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10 Stunning Red Aquarium Plants (Species List + Pictures)

Red aquarium plants are some of the most striking varieties in the hobby. Many are also some of the most challenging – but not all! There’s a red plant for all skill levels, so why not get to know these cultivars a bit better?

Caring for Red Aquarium Plants

Red aquarium plants in general tend to be more needy than green ones, especially stem plants. Most require some additional carbon dioxide and enriched substrates like ADA Aquasoil for optimal growth.

If you decide to go with an inert (nutrient-less) substrate, make sure you dose with a high quality fertilizer to fuel their growth.

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Also, you’ll need to pay special attention to your lighting when choosing to grow red aquarium plants. With few exceptions, all red plants are moderate to high light plants.

This is because red plants lose a little photosynthetic efficiency by creating red pigments within their leaves.

These pigments offer other benefits however, such as ultraviolet light protection in very high light environments and bitter tastes that ward off herbivores.

For these reasons, most plants concentrate red pigments into their soft, young growing tips closest to the light.

Another reason to think carefully about lighting for red plants is that they look better under actual red bulbs. LEDs that use a mixture of RGB (red, green, blue) bulbs versus pure white ones will look more intensely red.

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10 Best Red Aquarium Plants

Here are 10 of our all time favorite red aquarium plants:

Alternanthera Reineckii

Also abbreviated as simply “AR,” these beautiful plants are dual toned, with a green hue on top of their leaves and brighter red on the bottom. Since they don’t grow as tall as true background plants they are ideal for the midground unless using them for a nano aquascape.

AR has a fairly quick growth rate once established and given proper nutrition. There is also a dwarf variety, Alternanthera Reineckii “Mini” in the trade. AR Mini stays below 2-3 inches in height, making it ideal for nano and shrimp tanks!

  • Scientific Name: Alternanthera reineckii
  • Origin: Southern Brazil
  • Height: 8 inches
  • Light Requirements: High
  • Nutritional Needs: Moderate
  • Ease of Care: Moderate

Ludwigia Repens

This North American native is found in the warmest regions of the United States and Mexico. Ludwigia is extremely versatile and can tolerate a wide range of temperatures (68-80℉) and water chemistries (pH 6.0-7.5).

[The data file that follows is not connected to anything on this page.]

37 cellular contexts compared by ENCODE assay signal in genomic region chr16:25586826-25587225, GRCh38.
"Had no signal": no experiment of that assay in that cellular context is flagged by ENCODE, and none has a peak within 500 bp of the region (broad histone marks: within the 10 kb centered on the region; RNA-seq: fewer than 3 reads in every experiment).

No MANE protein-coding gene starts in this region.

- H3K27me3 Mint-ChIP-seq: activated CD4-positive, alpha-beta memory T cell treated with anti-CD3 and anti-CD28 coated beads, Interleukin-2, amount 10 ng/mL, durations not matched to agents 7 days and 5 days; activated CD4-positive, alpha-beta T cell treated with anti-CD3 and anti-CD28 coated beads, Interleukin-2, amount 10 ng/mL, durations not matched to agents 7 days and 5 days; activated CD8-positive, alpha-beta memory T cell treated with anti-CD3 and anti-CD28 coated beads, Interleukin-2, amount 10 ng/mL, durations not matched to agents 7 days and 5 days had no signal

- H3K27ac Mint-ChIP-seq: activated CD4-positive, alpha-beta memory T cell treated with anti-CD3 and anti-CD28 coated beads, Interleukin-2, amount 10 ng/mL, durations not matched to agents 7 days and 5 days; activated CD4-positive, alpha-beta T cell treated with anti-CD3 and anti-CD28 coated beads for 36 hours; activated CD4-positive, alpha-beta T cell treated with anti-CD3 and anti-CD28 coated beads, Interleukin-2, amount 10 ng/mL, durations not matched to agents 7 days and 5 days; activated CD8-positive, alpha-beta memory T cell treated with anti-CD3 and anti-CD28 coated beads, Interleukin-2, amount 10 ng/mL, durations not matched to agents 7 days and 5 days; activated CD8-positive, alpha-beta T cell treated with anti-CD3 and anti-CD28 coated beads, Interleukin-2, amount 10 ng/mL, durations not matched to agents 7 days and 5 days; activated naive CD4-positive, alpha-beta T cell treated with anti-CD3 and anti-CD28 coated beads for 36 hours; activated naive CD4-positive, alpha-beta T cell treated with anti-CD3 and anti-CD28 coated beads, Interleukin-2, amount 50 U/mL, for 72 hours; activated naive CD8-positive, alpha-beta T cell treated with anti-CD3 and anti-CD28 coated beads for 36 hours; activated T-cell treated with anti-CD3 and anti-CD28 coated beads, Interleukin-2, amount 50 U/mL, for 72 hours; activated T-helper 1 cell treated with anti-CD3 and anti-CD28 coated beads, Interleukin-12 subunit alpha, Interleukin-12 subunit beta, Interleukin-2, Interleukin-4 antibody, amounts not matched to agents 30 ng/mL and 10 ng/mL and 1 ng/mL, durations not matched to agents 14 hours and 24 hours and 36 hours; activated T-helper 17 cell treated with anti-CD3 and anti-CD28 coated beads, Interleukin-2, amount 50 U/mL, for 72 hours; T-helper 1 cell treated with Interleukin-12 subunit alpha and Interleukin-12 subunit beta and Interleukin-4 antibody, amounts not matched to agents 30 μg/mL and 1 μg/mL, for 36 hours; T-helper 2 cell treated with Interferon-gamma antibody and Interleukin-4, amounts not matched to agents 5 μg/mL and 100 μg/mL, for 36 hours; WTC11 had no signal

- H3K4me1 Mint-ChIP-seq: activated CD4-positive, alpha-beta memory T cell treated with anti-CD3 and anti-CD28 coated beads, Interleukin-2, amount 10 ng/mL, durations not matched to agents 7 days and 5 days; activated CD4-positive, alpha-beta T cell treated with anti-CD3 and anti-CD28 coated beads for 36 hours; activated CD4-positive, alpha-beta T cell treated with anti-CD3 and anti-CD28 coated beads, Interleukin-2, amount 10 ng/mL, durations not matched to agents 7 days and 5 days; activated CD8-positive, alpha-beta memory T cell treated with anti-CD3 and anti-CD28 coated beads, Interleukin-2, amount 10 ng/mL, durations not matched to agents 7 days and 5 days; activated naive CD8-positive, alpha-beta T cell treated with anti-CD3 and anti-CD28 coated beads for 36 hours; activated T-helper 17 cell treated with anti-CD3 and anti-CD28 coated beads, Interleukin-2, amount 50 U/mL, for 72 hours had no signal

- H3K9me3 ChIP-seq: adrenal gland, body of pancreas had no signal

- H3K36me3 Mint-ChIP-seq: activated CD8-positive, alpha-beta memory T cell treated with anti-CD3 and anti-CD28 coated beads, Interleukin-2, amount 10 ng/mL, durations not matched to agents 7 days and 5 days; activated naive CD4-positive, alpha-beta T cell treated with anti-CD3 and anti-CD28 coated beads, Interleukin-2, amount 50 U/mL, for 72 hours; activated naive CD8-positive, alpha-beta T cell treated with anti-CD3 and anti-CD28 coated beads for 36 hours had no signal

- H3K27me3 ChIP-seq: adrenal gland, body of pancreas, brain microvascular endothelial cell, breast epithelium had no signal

The only real must-have for this plant is adequate lighting. Ludwigia repens will grow in moderate light but in order to see true red leaves, you’ll need to provide high intensity plant lights.

If grown in a low light environment, Ludwigia loses its red color and may even drop lower leaves, concentrating growth on its upper portions. Each stem should be given 2 to 3 inches of space to give them room to spread their leaves out without shading its neighbor.

  • Scientific Name: Ludwigia Repens
  • Origin: North America
  • Height: Up to 20 inches
  • Light Requirements: Moderate
  • Nutritional Needs: Moderate
  • Ease of Care: Easy

Rotala Rotundifolia

Dwarf Rotala, Round-leaf toothcup…This plant has quite a few common names so the scientific name is the best way to discuss it.

This Asian native is naturally pale green but over the years aquarists have coaxed them to develop more and more red over time. Dwarf Rotala is one of the least demanding red stem plants; while you will see faster and thicker growth with carbon dioxide it can be grown without it.

Rotala rotundifolia can be coaxed to develop even redder coloration when nitrates are limited. High intensity lighting and nitrates at 5ppm or less can result in a brilliant crimson coloration that’s rare even for red aquarium plants!

  • Scientific Name: Rotala Rotundifolia
  • Origin: South and East Asia
  • Height: Up to 14 inches
  • Light Requirements: High
  • Nutritional Needs: Moderate
  • Ease of Care: Moderate

Echinodorus Red Devil

Amazon Swords are some of the most popular aquarium plants around. With their broad leaves and sprawling growth habit, they are ideal showpiece plants for any setup.

Echinodorus ‘Red Devil’ is a hybrid from several different species of Sword plant that isn’t found in nature. They are a little smaller than most sword plants, staying around 6-8 inches fully grown.

Typically the youngest leaves of this variety are red but they fade to green as the leaves grow older. However with high intensity lighting and an iron-rich substrate, the leaves will either stay red or turn a bronze green when fully mature.

  • Scientific Name: Echinodorus sp.
  • Origin: Hybrid
  • Height: 8 inches
  • Light Requirements: Medium
  • Nutritional Needs: High